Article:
Liberty All-Star Equity Fund (USA) — a recent addition to our list of recommendations — is a high-yield closed-end fund. It is a stock fund with assets divided between five different money managers, notes Tim Plaehn, editor of The Dividend Hunter.
The dividend policy is to pay out a quarterly dividend that equals 2.5% of the net asset value per share. In basic terms, the USA dividend gives a 10% yield, and the dividends consist primarily of capital gains generated by the fund managers.
The fund was launched in 1986. It has performed exceptionally well since the bottom of the 2008-2009 financial crisis bear market. Since March 1, 2009, the fund returned 15% per year and 20% per year with dividends reinvested.
I think the fund has a very valid strategy, with the potential for attractive returns. The fact that the fund has been in business for 35 years tells you the fund has achieved long-term success.
By its nature, our Dividend Hunter strategy leans heavily towards value stock investing. The Liberty All-Star Equity fund has two managers (40% of the portfolio) with value investment styles. The other three (60%) managers employ large-cap growth-focused investment strategies.
This fund gives the Dividend Hunter exposure to stocks that have driven the stock market higher for the last decade. Net assets for USA are $1.6 billion, which is large in the CEF world.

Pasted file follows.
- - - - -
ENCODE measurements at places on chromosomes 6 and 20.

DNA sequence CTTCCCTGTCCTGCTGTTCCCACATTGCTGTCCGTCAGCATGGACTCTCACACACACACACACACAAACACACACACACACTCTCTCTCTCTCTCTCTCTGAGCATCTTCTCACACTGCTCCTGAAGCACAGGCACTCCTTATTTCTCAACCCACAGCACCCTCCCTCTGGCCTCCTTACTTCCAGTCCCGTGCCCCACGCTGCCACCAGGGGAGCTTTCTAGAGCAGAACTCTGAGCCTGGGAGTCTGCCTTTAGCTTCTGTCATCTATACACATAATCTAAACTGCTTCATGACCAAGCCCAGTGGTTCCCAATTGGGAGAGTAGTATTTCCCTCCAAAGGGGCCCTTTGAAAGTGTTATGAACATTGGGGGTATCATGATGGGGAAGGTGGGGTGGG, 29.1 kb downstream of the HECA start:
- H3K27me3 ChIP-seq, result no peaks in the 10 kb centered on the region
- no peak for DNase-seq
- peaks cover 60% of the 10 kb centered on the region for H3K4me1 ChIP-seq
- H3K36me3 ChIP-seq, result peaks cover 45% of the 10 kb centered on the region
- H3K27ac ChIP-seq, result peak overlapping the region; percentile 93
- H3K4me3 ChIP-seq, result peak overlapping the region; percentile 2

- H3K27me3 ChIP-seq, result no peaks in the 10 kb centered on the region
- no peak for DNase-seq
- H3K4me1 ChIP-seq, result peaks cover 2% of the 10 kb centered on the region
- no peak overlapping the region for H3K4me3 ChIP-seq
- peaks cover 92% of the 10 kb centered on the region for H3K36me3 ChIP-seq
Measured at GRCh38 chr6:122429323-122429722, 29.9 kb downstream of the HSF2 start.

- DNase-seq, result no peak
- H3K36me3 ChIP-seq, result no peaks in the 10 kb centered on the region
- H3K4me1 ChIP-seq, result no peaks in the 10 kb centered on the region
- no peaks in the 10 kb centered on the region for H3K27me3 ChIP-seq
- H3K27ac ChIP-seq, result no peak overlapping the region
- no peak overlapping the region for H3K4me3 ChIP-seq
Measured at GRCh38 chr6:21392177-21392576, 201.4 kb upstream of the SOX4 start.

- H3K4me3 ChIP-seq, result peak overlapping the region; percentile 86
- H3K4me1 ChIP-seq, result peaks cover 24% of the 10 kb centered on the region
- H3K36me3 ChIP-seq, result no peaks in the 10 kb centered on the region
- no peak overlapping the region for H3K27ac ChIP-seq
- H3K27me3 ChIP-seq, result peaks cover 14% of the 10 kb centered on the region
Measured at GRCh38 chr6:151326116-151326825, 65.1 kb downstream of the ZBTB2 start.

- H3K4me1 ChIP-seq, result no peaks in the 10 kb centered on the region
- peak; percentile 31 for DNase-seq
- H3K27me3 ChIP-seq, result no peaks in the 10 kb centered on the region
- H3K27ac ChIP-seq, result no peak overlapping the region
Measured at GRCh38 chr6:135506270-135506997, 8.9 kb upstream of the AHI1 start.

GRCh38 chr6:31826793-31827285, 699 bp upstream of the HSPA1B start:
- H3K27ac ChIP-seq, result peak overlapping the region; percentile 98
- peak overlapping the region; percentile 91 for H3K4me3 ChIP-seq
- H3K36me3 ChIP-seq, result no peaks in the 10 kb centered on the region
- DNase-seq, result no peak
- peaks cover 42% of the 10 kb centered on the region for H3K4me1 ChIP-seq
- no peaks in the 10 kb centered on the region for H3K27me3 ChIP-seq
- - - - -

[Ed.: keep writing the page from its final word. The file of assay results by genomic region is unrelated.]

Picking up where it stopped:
Dividend announcements come out around the tenth day of January, April, July, and November. Payment dates are two months after the declaration dates, with the ex-dividend coming about two weeks after the declaration dates.
Since the dividend amount is a mechanical calculation, tax characteristics will vary. Over the last decade, the majority of distributions have been classified as long-term capital gains. Dividend income accounted for 20% to 25% in most years.
A few years reported a portion of the dividends as a return of capital. The highest levels of ROC, about 25% of distributions, occurred coming out of the 2008-2009 bear market.
While the quarterly dividend rate varies, it has also grown steadily from $0.06 per share coming out of the 2009 market bottom to the $0.19 per share paid in March.
USA gives us investment exposure to the large-cap U.S. stocks. Shares of USA would be a good investment to build up over time, picking up shares during times of market weakness. I see the fund as a long-term accumulate for wealth type of investment.
The historical 1, 3, 5, and 10-year results all show average annualized returns over 10%. If that trend continues, the USA share price and dividends should grow over time. Just be aware there will be volatility along the way.